by Yukio Flinte
Yukio Flinte is a doctor from New Zealand who served with the Samaritan’s Purse medical response team on Tanna Island, Vanuatu following Cyclone Pam.
May, 2015—Words can’t express what went through my mind when I first saw the devastation in Tanna. Coconut trees were knocked over like bowling pins. Big, ancient trees were uprooted and lying defeated on the ground. This place could be called The Island of Broken Sticks. Most of the houses were damaged or destroyed.
And yet I didn’t have to look far to see God at work. The people were still worshipping their Savior with outstretched arms, still praying, still being hospitable to groups such as ours from foreign lands, and still sharing joy despite losing everything.
I think God has a special concern for people in difficult circumstances. He has particular concern for the poor, as evidenced by the many references in Scripture commanding us to help the destitute and the needy. Whatever we do to the least of these, we do to Him (Matthew 25:40).
However, I witnessed another dimension of God’s care and concern for these people that I had never experienced with such consistency before.
This all started during breakfast with carpel tunnel syndrome. One of our staff members was complaining that it had bothered her for years. I offered to pray for her. She accepted. We prayed. And she got better. All of this took place at the breakfast table.
I then reasoned that if God would do that for her, why wouldn’t He do that for our patients? After all, we were going to see many people with chronic back pain, chronic knee pain, and chronic shoulder pain. We could give them advice and some pain relief, but that was about all. They live physically demanding lives, which became all the more difficult following the cyclone. And nothing we could do would fix that.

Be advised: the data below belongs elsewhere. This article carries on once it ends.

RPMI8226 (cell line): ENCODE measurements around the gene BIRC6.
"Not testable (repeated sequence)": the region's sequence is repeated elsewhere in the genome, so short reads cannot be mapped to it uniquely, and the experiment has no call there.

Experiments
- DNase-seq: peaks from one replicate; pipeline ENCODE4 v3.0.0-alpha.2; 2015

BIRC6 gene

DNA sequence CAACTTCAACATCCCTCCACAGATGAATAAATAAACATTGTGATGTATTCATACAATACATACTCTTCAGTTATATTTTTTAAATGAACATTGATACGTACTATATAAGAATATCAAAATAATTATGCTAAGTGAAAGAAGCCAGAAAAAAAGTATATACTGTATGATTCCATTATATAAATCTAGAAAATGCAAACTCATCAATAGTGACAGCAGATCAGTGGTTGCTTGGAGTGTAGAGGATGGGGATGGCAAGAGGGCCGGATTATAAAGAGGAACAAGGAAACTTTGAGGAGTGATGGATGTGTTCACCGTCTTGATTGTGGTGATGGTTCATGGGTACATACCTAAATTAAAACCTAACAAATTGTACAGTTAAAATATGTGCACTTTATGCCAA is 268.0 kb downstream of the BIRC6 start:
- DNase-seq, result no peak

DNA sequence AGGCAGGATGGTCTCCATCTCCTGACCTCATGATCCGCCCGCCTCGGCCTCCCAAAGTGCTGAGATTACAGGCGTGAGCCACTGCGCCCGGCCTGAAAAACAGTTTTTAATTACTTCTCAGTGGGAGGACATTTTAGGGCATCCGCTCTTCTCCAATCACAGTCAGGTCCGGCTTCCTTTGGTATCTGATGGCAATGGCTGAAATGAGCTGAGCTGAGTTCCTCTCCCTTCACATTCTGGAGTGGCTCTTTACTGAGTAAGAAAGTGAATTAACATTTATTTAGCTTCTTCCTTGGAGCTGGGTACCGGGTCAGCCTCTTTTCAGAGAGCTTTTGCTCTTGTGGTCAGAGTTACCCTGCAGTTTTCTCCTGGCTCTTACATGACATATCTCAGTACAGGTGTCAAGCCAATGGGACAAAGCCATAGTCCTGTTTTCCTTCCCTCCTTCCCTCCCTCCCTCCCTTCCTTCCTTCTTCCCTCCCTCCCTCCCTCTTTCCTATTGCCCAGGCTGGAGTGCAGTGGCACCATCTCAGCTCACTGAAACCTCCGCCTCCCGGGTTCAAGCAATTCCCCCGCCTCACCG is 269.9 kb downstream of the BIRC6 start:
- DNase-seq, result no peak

So I decided to try prayer. At our mobile clinic (held in a school), my translator and I first prayed for a lady in her 40s who had experienced knee pain for a few years. Then we asked her to bend her knee. No pain. We got her to walk. No pain. She had a big smile on her face and couldn’t help but praise God. She was already a believer, and we prayed again while she poured out thanksgiving.
Our next patient had chronic lower back pain. We prayed for her and then had her test it by bending her back in all sorts of positions. No pain. She didn’t want to know Jesus despite what happened. The next patient was a younger man with knee pain. We prayed for him. He got better. He did want to know Jesus.
And so it continued. It didn’t matter who did the praying, how eloquent, charismatic, stuttering, or brief the prayer was or even how confident the person offering the prayer was. We continued to see God answer prayer and see people be miraculously healed.
I don’t know why we saw a spate of miraculous healing at this time and I can’t speak for God. But I believe He wanted to show the people of Vanuatu that He understood their needs and wanted to show compassion on people who had lost almost everything. After a month here, we saw God working all things out for the good of those who love Him, but His working in this way stood out to me the most.
Cyclone Pam hammered Vanuatu with winds up to 185 mph (308 km/hr) and torrential rain. At least 11 people died, houses were destroyed and destruction was widespread. Samaritan’s Purse arrived in Port Vila, the capital of the impoverished nation, in the immediate aftermath of the storm.
Samaritan's Purse responds to humanitarian crises with physical aid and a message of spiritual hope for victims of natural disasters, famine, poverty, and war. Your gift will allow us to share Jesus' love through clean water, food, shelter, medical supplies, personnel, and other aid.